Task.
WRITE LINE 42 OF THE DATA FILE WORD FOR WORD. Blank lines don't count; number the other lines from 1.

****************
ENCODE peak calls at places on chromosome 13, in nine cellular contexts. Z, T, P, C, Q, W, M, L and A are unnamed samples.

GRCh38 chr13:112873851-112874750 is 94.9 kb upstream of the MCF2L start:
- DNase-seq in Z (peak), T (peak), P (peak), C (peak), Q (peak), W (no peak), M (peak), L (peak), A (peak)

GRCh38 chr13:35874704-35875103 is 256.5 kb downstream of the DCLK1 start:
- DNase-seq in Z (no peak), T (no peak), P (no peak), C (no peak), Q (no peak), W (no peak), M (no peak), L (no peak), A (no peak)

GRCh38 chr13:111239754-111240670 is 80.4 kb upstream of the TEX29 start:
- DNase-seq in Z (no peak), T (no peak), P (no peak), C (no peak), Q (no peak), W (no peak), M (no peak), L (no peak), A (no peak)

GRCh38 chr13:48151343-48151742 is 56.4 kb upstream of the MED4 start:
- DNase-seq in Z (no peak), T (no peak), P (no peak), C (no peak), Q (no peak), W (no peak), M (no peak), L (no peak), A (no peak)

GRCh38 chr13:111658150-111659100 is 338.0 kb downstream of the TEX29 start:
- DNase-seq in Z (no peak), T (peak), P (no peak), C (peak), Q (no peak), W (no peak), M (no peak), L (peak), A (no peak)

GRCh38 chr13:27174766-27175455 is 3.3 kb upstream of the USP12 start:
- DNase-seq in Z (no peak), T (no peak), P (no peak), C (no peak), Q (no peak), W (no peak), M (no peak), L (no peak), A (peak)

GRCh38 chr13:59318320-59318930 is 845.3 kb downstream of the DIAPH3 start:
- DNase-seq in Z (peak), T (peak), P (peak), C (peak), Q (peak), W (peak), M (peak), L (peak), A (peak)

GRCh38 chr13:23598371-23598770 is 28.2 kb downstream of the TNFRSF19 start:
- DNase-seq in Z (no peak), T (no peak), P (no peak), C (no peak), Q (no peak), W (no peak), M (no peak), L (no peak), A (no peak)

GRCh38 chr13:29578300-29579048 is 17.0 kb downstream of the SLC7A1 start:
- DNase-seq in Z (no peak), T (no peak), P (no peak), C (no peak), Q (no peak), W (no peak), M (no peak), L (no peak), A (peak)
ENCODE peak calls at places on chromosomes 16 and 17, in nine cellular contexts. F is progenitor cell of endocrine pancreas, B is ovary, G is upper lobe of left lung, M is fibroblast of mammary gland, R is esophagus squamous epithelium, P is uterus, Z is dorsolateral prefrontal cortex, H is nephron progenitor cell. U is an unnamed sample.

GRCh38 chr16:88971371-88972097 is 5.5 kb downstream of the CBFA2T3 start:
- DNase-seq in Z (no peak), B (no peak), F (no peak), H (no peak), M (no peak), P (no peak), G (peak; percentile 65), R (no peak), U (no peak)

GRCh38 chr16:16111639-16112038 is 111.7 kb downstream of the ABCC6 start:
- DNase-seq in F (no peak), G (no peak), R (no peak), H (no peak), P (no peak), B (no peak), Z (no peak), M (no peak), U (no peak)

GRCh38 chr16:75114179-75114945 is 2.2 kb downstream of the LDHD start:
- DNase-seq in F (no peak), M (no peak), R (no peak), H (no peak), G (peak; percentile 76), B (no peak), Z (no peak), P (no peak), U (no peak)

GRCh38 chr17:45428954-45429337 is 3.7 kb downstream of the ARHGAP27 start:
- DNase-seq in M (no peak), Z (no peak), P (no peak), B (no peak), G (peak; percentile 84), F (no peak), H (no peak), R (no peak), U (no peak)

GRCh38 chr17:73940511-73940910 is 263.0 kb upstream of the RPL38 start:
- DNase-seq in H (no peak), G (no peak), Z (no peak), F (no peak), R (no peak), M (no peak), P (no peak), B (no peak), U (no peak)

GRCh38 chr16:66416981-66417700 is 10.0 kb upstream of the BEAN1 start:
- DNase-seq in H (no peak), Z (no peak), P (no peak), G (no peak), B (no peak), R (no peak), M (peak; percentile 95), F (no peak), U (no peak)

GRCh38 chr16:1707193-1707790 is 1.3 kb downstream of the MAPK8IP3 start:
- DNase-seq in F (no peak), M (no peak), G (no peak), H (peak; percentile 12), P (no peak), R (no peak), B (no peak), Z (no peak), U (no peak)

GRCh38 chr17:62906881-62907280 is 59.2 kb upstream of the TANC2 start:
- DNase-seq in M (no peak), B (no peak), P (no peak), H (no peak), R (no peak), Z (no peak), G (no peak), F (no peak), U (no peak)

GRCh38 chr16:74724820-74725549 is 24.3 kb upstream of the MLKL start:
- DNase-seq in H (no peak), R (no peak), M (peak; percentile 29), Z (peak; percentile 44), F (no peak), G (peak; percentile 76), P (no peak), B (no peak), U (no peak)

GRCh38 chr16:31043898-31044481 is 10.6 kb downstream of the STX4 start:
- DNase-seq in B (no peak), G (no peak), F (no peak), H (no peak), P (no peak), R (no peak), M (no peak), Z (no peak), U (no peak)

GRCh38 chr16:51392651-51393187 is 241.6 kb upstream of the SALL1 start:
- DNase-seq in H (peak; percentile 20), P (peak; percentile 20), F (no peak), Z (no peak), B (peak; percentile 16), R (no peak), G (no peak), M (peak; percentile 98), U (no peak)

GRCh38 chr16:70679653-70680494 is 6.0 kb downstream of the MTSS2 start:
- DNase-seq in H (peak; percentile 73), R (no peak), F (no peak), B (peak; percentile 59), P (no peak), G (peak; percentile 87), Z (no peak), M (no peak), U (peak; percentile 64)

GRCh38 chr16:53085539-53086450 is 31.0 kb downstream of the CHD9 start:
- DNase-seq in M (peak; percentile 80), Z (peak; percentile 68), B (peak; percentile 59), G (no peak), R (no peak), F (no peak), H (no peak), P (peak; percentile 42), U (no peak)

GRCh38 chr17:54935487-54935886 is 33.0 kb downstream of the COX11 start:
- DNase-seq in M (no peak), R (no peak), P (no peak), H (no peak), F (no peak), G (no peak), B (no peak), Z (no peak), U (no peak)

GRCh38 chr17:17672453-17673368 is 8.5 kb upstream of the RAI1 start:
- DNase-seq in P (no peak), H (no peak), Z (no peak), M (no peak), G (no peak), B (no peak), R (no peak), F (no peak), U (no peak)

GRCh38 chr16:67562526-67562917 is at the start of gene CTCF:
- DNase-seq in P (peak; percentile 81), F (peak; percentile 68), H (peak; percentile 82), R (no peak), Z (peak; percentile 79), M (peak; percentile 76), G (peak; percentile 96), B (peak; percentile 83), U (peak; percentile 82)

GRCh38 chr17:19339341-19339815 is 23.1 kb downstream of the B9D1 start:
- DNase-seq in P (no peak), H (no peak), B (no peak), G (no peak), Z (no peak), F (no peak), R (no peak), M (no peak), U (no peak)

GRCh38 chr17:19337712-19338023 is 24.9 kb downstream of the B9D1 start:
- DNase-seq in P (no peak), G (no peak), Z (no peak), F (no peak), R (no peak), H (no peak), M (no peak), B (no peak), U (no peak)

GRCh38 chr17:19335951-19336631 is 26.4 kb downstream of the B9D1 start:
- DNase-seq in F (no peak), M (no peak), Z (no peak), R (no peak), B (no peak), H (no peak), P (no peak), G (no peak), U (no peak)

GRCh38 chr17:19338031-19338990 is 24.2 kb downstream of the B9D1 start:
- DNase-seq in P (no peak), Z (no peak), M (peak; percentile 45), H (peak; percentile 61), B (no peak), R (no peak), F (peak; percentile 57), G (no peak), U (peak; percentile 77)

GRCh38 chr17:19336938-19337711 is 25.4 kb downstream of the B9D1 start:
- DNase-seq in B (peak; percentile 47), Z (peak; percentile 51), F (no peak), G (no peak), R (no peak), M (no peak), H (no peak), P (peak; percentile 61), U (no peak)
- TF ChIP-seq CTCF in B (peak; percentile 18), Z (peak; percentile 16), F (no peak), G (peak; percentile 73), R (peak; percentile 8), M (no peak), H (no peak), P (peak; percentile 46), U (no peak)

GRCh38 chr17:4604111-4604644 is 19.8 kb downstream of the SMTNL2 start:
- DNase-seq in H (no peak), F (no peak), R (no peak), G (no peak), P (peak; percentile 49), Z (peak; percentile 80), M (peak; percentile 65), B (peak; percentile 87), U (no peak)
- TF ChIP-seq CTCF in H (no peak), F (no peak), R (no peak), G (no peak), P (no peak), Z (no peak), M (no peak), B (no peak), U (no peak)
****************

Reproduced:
- DNase-seq in H (peak; percentile 20), P (peak; percentile 20), F (no peak), Z (no peak), B (peak; percentile 16), R (no peak), G (no peak), M (peak; percentile 98), U (no peak)